Numbers are nice, of course, but it is not the only way to measure the growth God gives us. Even if just one fig tree suddenly produces a fruit it is something the landowner would look on with pride. There is one gentleman in his 80s who is hear on a regular basis whom I regularly hear saying after a Men’s lunch gathering or a Bible study, “You know, I had never thought of that Scripture in that way before.” Still growing. Still admitting the need for wisdom, still listening so that he may really live.

It’s another instance of that love that interrupts, a grace that offers itself again and again, without money and without price. It’s another gracious run-in with the gardener who still believes in that fig tree, who intercedes with his life and says, “Nuh-uh. Not so fast. I like this tree. It just needs a little more attention.”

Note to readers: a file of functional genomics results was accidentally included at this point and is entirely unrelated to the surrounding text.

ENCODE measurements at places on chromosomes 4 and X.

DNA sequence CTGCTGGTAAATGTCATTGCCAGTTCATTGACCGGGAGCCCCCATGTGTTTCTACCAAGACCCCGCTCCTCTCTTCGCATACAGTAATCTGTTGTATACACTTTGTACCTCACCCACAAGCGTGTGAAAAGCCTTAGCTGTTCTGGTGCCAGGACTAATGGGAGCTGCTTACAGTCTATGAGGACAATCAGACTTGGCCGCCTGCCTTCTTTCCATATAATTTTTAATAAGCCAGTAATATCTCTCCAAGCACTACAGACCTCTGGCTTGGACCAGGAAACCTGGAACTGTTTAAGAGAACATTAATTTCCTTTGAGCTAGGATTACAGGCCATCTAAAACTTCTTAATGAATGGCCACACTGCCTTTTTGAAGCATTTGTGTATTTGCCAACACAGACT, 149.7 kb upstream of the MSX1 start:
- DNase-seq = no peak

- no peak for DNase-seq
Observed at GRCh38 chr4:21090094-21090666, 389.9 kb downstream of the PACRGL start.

Yes, it’s another surprising encounter with a most rewarding God who tells us there is no need for points. “Throw away that silly member card. You, my child, are my star.”

 Thanks be to God!

The Reverend Phillip W. Martin, Jr.

[1] Bono: In Conversation with Michka Assayas. Michka Assayas